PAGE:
Basic Greek Phrases for All Tourists

Street Sign In Greek And Roman Alphabet, Downtown Athens, Greece
Getty Images/Federica Grassi

You'll hear that in Greece, almost everyone in the tourist industry speaks a little English. That is certainly true for Greece and many other countries. But in most cases, Greeks will speak English more warmly—and sometimes, even more fluently—if you try greeting them in the Hellenic tongue. It can enhance your trip in many areas—and may save you money, time, and frustration along the way. You can also find it useful to quickly learn the Greek alphabet. It's not too hard because the Latin alphabet gradually evolved to its current form from the Greek alphabet.

How to Pronounce Greek Phrases

These are a few helpful phrases to master, written phonetically. Accent the syllable in CAPITAL letters:

  • Kalimera (Ka-lee-ME-ra) - Good morning
  • Kalispera (Ka-lee-SPER-a) - Good evening
  • Yasou (Yah-SU) - Hello
  • Efcharisto (Ef-caree-STO) - Thank you
  • Parakalo (Par-aka-LOH) - Please (also heard as "you're welcome")
  • Kathika (KA-thi-ka) - I am lost. 

To pad your vocabulary even more, you can also learn to count to ten in Greek, which comes in handy if you are given your hotel room number in Greek.

The Problem With Yes and No

Answering a question in Greece can be tougher than you think. In Greek, the word for "No" can sound like "Okay"—Oxi, pronounced OH-kee (as in "okey-dokey"). Others pronounce it Oh-shee or Oh-hee. Remember, if it sounds at all like "okay" it means "no way!"

On the flip side, the word for "Yes"—Neh, sounds like "no." It may help to think it sounds like "now," as in "Let's do it right now."

While these phrases are fun to use, it's not recommended to try to make travel arrangements in Greek unless you are truly comfortable in the language and good at pronunciation, or there is no other alternative available, which, for the casual tourist, almost never happens in Greece.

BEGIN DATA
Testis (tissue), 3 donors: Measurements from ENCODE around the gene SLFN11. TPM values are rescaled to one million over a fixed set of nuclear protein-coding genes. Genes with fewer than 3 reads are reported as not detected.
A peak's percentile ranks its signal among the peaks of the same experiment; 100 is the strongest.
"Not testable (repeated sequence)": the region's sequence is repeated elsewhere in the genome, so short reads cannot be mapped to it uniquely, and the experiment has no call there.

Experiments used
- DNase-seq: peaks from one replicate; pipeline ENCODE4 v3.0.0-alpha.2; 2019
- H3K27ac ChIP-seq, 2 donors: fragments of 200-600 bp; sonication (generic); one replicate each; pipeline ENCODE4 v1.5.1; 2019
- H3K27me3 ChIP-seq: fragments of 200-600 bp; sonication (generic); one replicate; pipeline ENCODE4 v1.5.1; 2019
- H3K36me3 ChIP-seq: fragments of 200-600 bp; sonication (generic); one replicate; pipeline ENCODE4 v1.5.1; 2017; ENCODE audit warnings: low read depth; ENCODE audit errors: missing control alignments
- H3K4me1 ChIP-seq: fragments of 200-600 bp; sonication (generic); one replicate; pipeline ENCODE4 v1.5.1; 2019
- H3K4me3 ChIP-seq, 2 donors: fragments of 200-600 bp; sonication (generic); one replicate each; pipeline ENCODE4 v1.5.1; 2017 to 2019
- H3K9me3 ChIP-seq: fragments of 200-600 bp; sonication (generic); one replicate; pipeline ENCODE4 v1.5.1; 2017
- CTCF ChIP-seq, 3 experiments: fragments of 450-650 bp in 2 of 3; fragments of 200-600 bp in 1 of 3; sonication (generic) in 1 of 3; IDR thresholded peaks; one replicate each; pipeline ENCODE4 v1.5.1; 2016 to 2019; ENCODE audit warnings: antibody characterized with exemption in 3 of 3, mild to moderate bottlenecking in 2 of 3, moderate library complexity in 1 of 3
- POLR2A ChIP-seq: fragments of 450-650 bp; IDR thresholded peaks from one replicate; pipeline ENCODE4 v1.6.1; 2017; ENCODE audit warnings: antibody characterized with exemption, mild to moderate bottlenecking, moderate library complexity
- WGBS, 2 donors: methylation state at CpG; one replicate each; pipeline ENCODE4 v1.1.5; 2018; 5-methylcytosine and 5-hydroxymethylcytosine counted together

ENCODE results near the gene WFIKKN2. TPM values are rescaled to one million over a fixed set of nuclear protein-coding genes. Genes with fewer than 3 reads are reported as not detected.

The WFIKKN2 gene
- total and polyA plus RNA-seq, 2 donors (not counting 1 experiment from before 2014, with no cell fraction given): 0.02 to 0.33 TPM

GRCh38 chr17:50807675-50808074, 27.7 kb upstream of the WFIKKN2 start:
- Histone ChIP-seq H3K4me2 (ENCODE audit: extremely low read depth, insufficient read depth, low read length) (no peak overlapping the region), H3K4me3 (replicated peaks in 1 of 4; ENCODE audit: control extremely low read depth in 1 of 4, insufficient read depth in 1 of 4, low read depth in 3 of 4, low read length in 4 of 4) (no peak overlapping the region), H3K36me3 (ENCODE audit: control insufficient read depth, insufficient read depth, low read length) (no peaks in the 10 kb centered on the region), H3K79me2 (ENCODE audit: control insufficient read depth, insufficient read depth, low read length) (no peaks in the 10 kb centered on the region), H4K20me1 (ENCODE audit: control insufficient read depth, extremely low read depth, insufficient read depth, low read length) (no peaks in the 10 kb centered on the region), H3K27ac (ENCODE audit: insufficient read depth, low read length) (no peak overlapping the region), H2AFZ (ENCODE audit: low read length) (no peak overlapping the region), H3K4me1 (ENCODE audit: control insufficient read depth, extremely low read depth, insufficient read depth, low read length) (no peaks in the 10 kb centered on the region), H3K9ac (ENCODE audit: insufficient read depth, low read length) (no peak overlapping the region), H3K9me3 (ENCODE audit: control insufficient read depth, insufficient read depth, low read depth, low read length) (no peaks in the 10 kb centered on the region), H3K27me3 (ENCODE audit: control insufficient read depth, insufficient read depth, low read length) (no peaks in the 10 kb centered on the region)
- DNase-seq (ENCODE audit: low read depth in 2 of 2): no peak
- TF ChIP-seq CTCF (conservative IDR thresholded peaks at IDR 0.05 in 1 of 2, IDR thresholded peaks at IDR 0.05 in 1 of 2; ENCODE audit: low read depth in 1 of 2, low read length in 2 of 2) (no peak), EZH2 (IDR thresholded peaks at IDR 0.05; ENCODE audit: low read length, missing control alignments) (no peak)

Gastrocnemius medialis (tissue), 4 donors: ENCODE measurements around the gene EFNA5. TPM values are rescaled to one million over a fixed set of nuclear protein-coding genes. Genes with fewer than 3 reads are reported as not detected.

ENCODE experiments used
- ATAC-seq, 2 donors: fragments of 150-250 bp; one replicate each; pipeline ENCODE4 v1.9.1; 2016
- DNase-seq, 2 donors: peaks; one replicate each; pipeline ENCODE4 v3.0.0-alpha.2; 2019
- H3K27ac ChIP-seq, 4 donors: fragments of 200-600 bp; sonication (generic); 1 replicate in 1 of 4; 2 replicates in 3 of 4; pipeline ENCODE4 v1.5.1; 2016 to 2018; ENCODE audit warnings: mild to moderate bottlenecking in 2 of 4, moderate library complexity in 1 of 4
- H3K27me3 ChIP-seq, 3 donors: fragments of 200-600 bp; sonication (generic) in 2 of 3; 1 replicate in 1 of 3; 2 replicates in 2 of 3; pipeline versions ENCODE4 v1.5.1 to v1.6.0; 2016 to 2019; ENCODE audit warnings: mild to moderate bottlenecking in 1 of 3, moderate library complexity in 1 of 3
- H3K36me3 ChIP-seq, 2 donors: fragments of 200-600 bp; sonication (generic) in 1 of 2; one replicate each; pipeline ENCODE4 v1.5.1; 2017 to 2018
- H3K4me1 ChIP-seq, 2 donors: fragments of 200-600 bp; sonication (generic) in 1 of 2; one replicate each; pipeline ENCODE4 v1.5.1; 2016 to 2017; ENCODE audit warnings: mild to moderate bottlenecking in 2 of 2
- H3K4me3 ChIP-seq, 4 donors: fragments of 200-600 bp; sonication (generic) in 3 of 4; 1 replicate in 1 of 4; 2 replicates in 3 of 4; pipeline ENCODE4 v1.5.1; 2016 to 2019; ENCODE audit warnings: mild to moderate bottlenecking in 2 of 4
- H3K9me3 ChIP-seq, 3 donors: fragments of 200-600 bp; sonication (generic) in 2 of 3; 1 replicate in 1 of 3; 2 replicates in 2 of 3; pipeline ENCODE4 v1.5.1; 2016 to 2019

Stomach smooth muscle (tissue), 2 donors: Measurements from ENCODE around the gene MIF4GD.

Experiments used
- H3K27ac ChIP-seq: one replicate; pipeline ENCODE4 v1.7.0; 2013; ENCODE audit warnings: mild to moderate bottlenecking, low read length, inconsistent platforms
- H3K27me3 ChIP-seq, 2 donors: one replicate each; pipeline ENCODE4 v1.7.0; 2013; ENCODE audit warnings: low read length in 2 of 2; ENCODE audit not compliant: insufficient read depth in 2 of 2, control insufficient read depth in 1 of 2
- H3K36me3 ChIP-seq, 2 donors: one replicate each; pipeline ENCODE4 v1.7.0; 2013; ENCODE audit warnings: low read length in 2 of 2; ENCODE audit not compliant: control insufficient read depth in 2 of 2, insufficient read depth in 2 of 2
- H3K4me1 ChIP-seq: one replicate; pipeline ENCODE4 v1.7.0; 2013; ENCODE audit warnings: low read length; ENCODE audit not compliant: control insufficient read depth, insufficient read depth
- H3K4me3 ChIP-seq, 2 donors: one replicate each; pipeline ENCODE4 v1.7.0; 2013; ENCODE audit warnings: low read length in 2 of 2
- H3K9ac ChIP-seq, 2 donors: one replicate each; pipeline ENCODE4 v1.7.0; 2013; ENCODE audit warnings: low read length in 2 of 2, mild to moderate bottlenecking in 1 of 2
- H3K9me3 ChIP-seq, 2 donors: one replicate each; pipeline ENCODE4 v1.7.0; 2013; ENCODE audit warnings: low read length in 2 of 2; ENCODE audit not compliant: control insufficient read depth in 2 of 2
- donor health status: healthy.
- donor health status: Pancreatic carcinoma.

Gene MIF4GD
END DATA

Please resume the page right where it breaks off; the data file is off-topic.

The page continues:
Otherwise, you may end up with a situation like this: "Yes, honey, the taxi driver just said it's okay, he'll drive us all the way to Mount Olympus from Athens. But when I asked him to drive us over to the Acropolis, he said "Nah. Funny guy." Even if you know Oxi means "No" in Greek, and Neh means "Yes," your brain may still tell you the opposite.

More Language Resources

This valuable resource on learning the Greek alphabet in eight 3-minute lessons will help you get a grasp on traveler's Greek. Go through these fun lessons—they are quick, easy ways to help you learn to read and speak basic Greek.

Practice The Greek Alphabet with Greek Roadsigns

If you already know the Greek alphabet, see how you do on these Greek road signs. If you are driving yourself in Greece, this skill is essential. While most major road signs are repeated in English, the first ones you'll see will be in Greek. Knowing your letters can give you a few precious moments to make that necessary lane change safely.

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